NEW ORLEANS -- In today's postmodern milieu, Will McRaney is taking a fresh look at the timeless principles of personal evangelism.
McRaney, associate professor of evangelism at New Orleans Baptist Theological Seminary, is the author of "The Art of Personal Evangelism: Sharing Jesus with a Changing Culture," released during the summer by Broadman & Holman, the publishing house of LifeWay Christian Resources of the Southern Baptist Convention.
In the new book, the former pastor and church planter underscores the ongoing imperative of evangelism amid a postmodern culture.
"The only way out of the plateau and decline in our churches is going to be through people effectively communicating the Gospel to their friends and neighbors," McRaney said.
In the face of a radically changing culture and static church growth, McRaney suggests that new growth will take more than good worship services and dynamic programs or church growth methods; the church must equip all believers to go into their communities and share their faith to see Kingdom growth.
McRaney began writing the book because he and professor friends needed a comprehensive book for personal evangelism courses from more of a postmodern perspective. Several good books were written about personal evangelism in the late 1980s, but none of them adequately address new issues stemming from a radically changing culture that processes truth differently.
"The big issue for me is how can we communicate the Gospel in a way that it makes sense to whomever we are talking to," he said. "Some of our modern approaches are not going to connect well with postmodern people."
Methods such as the Four Spiritual Laws developed by the late Bill Bright of Campus Crusade for Christ worked well with people of the modern mindset, McRaney noted, explaining that logic was the starting point for processing truth during modernity, therefore the logical approach was effective.
Postmodern thinkers have a different starting point, the prof said. Instead of logic, they begin with feelings and emotions. McRaney said both groups are trying to discover what is real and true, but they approach their search from different starting points.
"I think one of the most helpful things in the book is a comparison of our historical approaches in modernity with postmodernity through charts," McRaney said. "The old ways are not wrong; they just connect to a certain audience."
Rather than responding to logical evangelistic appeals, he said, postmodern people need to see a consistent Christian life lived out before them to prove its reality.
"Now our testimony matters more, our life, not just our communicated testimony," McRaney said. "It is harder for a people today to distinguish between the message and the messenger. The credibility of the message is tied to the credibility of the messenger from the lost person's perspective."
While The Art of Personal Evangelism is not primarily focused on methodology, McRaney does include a section filled with practical helps and tips. The focus of this section is on communication and overcoming obstacles to witnessing.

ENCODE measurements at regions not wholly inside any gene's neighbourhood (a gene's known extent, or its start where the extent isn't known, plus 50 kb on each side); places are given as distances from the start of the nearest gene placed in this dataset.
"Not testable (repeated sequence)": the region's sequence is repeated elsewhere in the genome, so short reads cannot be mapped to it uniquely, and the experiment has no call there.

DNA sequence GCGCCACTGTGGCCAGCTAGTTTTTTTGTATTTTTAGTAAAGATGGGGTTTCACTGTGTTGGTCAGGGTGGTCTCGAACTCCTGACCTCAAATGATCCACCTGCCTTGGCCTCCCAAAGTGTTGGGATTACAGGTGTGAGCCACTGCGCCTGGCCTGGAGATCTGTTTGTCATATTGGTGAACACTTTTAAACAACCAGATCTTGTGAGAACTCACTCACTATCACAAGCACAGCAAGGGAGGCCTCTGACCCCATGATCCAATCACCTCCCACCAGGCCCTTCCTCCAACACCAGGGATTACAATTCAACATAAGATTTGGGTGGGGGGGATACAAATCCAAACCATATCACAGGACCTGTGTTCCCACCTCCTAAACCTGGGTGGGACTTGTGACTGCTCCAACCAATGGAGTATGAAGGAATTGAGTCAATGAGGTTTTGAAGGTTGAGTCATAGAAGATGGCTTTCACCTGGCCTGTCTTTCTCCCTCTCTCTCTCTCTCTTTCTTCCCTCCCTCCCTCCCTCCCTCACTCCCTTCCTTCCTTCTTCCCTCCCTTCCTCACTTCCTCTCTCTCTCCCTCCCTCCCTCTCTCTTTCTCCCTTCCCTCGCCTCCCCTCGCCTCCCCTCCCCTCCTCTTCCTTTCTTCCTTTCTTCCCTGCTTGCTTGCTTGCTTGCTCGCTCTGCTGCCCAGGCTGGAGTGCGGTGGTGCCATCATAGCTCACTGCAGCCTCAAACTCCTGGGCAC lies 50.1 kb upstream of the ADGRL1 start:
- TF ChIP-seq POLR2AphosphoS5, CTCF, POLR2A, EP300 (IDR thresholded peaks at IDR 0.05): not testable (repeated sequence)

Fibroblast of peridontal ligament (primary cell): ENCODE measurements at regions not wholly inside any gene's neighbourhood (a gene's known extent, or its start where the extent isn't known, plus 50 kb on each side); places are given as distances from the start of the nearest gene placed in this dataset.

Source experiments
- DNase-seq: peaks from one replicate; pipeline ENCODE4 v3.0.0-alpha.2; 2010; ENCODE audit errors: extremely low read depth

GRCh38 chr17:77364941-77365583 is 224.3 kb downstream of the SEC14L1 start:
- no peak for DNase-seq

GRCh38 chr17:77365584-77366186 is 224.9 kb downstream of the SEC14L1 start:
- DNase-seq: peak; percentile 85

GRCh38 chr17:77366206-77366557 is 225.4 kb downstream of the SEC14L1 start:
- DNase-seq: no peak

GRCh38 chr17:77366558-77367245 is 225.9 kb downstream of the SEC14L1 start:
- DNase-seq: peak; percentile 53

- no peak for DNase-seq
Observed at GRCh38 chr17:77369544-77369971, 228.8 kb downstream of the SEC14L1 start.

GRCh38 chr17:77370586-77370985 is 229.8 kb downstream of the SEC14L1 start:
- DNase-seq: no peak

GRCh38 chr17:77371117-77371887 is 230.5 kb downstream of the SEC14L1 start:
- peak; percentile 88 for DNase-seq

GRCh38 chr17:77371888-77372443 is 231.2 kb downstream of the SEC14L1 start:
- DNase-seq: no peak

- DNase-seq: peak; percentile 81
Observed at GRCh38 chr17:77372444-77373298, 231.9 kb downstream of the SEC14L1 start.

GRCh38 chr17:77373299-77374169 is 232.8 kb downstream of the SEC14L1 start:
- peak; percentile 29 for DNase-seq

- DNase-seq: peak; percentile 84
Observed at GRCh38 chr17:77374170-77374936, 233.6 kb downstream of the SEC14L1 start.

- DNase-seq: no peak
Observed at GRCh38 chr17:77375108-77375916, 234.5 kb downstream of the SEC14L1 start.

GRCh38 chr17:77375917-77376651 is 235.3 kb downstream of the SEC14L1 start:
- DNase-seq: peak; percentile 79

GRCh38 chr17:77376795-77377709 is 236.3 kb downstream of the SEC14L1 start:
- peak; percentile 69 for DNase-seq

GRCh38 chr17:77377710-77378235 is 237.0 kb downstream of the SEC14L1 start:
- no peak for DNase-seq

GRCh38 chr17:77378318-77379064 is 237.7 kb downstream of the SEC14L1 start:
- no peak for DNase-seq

"The key skill for personal evangelism now is knowing how to ask good questions," McRaney said.
When someone shares a curious religious belief with McRaney, he often responds, "That's interesting, how did you come to that conclusion?" By asking such questions, he gets them talking about their beliefs. Often, people will realize the problems with their beliefs as they talk -- and they actually can help the witness know where to begin in sharing the Gospel, he said.
"This takes the pressure to have all the answers off of us," he said. "We allow them to discover the holes in their own views and they are more receptive to what we have to say."
In his book, McRaney insists that it is harder to separate evangelism from discipleship in today's culture. Leading someone to faith can take longer and require more of a time investment. Gone are the days of quick, "efficient" evangelism.
"Dealing with lost people is not convenient or clean," he said. "If we are going to connect with people, we have to walk alongside them through their discovery."
McRaney writes that Christians must treat people with value in their evangelistic outreach. If people today sense something other than value and respect, they will likely form a negative view of Christianity.
"Sometimes our approaches have unintentionally been impersonal when we have the most personal message," he said. "There has sometimes been a disconnect between our message and our delivery."
"Effective" evangelism today is a much longer process because people have fewer beliefs in common with Christians than in the past. McRaney says the believer may have to first win the lost person to the idea of one God before sharing the Gospel.
"Today, when a person tells you he believes in God you know almost nothing," he said. "When a person tells you he is a Christian you know only a little more."
Because of the confusion about what it means to be a Christian, McRaney also deals with the essentials of what a person must believe to be a follower of Christ.
McRaney lays out a scriptural case for evangelism that proves to be foundational to the rest of the book. In this section, he provides biblical teachings on God's role and the Holy Spirit's role as well as the believer's role in evangelism.
While primarily written for seminary students, McRaney believes the book, as a thorough treatment of personal evangelism in a short, practical format, will be helpful for anyone serious about sharing the Gospel message. In fact, McRaney had a number of laypeople review the book before it was published to make sure it would connect with that audience.
"I think the approach offered in this book will give hope to some who have become discouraged and disengaged from evangelism and also give them hands-on helps so they can reengage the lost," he said.